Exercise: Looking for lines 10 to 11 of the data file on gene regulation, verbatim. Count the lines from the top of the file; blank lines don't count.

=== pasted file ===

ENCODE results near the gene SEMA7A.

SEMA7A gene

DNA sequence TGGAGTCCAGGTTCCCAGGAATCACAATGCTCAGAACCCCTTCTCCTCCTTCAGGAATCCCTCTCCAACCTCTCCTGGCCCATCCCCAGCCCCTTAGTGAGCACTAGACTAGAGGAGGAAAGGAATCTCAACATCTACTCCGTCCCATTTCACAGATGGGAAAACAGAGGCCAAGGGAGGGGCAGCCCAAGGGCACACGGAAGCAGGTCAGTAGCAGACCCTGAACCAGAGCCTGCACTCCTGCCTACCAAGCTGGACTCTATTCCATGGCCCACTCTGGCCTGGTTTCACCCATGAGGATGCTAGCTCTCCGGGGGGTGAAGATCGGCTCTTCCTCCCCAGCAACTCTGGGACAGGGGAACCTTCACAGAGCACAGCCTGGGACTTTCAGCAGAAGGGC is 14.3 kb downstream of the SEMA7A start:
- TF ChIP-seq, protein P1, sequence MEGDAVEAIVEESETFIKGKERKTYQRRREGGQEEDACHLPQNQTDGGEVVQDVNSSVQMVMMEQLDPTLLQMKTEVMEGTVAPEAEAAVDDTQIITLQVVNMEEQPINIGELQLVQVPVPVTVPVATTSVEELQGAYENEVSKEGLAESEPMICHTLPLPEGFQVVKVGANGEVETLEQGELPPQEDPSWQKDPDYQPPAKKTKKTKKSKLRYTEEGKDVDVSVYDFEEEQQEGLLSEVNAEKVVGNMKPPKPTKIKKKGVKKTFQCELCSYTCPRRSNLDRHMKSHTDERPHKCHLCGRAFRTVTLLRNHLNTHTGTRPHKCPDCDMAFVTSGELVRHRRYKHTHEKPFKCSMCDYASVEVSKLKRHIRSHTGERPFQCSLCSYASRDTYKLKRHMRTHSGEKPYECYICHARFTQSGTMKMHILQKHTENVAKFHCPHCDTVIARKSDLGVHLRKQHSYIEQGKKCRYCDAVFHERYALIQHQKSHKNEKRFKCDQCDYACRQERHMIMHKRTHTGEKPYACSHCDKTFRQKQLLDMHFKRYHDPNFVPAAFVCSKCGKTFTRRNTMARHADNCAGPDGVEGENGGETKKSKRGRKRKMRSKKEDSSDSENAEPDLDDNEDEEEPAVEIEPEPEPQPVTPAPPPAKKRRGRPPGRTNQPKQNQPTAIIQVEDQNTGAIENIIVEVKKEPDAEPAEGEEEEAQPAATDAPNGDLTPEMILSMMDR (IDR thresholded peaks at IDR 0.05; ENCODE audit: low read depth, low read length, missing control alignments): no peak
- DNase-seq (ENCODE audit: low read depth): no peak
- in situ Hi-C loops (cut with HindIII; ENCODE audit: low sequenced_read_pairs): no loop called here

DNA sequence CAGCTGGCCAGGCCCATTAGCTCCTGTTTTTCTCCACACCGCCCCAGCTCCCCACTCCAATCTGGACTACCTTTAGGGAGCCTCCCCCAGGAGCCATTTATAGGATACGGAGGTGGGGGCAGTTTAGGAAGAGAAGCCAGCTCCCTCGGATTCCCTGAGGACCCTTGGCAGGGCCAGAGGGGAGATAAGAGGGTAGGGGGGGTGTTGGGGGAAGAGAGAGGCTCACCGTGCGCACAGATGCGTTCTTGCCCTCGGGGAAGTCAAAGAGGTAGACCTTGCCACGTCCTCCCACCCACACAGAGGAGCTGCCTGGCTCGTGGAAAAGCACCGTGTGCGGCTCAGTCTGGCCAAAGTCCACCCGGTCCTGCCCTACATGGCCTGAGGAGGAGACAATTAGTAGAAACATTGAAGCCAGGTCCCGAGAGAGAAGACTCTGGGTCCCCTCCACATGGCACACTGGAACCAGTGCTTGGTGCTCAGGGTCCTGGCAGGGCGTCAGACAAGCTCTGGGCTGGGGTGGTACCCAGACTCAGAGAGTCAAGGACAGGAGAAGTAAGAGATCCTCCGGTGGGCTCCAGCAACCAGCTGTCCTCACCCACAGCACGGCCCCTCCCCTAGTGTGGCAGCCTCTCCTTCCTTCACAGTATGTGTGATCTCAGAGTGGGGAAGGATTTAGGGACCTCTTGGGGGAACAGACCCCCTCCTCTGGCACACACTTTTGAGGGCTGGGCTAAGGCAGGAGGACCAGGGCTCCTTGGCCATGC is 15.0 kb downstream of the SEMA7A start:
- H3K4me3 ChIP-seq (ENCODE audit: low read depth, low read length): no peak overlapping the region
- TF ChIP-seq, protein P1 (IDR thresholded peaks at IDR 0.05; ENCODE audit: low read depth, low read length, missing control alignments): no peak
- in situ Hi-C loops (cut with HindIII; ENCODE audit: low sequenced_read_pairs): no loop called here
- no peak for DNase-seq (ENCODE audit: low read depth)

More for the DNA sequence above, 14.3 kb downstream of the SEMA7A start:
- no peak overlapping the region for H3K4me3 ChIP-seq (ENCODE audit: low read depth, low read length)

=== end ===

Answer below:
- in situ Hi-C loops (cut with HindIII; ENCODE audit: low sequenced_read_pairs): no loop called here
- no peak for DNase-seq (ENCODE audit: low read depth)